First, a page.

Context: According to an analysis by the Centre for Science and Environment (CSE) , particulate matter and nitrous oxide levels fell during the lockdown, but ozone increased in several cities.

More on news:

  • The analysis was based on Central Pollution Control Board (CPCB) data from 22 cities in 15 States in lockdown days considered from March 25 to May 31. 
  • It emerged that more than two-thirds of the lockdown days in Delhi-NCR cities and Ahmedabad had at least one observation station that exceeded the standard. 
  • In Ahmedabad, the city-wide maximum eight-hour average of ozone exceeded the standard on 43 days; in Ujjain, it exceeded 38 days. 
  • The standard used was that of the United States Environmental Protection Agency norms.
  • The city-wide maximum average of ozone in Gurugram exceeded the standard on 26 days — at least one observation station exceeded the standard on 57 days.
  • Particulate pollution dropped dramatically during the lockdown. 
    • Average PM 2.5 levels during the lockdown for all cities were found to be lower than the average for the same period in 2019.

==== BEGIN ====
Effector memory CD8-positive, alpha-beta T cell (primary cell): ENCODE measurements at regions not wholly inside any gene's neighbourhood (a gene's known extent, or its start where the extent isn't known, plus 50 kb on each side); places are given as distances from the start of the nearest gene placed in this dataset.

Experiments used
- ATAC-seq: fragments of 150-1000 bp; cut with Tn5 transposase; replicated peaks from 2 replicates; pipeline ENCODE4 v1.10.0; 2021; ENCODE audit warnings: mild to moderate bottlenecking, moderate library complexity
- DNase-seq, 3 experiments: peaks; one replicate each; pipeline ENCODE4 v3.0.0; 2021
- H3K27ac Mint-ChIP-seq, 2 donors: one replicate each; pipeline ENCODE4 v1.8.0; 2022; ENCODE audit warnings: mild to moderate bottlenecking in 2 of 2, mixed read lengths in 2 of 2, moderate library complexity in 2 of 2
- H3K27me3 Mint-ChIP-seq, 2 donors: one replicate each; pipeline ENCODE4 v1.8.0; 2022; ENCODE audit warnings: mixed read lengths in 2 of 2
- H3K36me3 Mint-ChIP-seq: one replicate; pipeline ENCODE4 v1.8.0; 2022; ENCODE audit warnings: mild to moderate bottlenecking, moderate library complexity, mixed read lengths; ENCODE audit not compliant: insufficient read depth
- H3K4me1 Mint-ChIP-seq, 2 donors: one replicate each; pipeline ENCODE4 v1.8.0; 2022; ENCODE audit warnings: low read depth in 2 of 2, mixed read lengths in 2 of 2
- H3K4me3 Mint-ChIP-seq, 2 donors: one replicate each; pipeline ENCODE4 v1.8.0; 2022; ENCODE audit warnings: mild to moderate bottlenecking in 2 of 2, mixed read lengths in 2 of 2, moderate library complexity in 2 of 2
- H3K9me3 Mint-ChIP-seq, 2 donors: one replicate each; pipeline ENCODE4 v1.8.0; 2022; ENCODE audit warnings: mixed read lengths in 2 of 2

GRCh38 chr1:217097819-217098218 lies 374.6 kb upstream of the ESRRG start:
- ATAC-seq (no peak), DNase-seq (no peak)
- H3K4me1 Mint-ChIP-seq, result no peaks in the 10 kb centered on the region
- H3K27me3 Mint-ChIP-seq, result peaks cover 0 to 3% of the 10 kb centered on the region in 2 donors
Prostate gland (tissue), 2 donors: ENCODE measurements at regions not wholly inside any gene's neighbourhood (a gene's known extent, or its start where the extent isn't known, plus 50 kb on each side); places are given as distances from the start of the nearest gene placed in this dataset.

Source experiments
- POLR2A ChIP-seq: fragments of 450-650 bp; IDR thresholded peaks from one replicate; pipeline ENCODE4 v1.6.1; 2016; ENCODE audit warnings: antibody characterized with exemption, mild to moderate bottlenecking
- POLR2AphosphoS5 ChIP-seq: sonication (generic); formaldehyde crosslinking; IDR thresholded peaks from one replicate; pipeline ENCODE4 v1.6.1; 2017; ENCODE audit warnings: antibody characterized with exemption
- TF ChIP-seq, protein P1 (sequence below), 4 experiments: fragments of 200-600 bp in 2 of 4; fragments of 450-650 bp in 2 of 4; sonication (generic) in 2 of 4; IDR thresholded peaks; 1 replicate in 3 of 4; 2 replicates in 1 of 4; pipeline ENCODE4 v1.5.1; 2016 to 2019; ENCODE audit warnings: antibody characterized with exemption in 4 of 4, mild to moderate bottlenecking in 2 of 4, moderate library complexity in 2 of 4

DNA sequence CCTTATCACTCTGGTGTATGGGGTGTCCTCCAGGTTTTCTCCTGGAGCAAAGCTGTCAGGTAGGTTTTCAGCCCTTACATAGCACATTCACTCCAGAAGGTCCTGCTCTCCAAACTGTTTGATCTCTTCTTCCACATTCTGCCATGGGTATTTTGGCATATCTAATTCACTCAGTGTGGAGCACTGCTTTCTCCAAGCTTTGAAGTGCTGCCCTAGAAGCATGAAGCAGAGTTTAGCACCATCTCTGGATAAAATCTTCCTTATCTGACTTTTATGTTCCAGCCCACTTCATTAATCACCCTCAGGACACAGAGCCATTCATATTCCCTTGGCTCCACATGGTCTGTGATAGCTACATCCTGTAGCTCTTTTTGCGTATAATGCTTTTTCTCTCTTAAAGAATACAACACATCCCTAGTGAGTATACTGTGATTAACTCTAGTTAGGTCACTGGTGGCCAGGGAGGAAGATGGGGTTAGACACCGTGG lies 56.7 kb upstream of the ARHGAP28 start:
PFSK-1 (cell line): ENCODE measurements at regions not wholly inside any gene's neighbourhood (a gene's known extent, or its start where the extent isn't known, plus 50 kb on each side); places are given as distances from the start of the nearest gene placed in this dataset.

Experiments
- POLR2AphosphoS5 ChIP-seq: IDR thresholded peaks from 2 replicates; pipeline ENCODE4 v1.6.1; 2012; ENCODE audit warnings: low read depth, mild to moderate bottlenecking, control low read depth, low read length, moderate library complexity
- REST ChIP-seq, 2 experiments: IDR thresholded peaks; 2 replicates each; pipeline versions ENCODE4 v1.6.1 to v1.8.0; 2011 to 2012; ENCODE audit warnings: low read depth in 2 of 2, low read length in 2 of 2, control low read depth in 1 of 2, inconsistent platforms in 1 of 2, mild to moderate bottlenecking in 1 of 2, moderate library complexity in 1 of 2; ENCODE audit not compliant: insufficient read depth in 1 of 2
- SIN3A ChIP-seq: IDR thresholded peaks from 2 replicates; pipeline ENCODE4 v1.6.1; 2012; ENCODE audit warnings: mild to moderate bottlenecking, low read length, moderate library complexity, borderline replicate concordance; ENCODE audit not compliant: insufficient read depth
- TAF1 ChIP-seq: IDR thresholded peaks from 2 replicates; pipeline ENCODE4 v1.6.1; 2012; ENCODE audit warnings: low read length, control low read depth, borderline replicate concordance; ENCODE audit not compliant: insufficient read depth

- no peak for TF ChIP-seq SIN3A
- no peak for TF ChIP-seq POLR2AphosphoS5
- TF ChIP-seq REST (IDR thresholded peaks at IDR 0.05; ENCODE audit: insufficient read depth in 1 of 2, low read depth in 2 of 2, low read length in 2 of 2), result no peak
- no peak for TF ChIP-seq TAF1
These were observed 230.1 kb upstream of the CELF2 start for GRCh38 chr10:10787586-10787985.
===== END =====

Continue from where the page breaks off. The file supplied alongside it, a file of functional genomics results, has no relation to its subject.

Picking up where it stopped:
Ozone pollution:

  • Ozone is primarily a “sunny weather problem” in India, that otherwise remains highly variable during the year. 
  • It is a highly reactive gas,even short-term exposure of an hour is dangerous for those with respiratory conditions and asthma and that’s why an eight-hour average is considered for ozone instead of the 24-hour average for other pollutants.
  • Ozone is not directly emitted by any source but is formed by photochemical reactions between oxides of nitrogen (NOx) and other volatile organic compounds (VOCs) and gases in the air under the influence of sunlight and heat.
  •  It can be curtailed only if gases from all sources are controlled.


  • Centre for Science and Environment (CSE) is a not-for-profit public interest research and advocacy organisation based in New Delhi, India. 
  • Established in 1980, CSE works as a think tank on environment-development issues in India, poor planning, climate shifts devastating India's Sundarbans and advocates for policy changes and better implementation of the already existing policies. 
  • CSE uses knowledge-based activism to create awareness about problems and propose sustainable solutions.



  • The Central Pollution Control Board (CPCB) of India is a statutory organisation under the Ministry of Environment, Forest and Climate Change . 
  • It was established in 1974 under the Water (Prevention and Control of pollution) Act, 1974.
  • The CPCB is also entrusted with the powers and functions under the Air (Prevention and Control of Pollution) Act, 1981. 
  • It serves as a field formation and also provides technical services to the Ministry of Environment and Forests under the provisions of the Environment (Protection) Act, 1986. 



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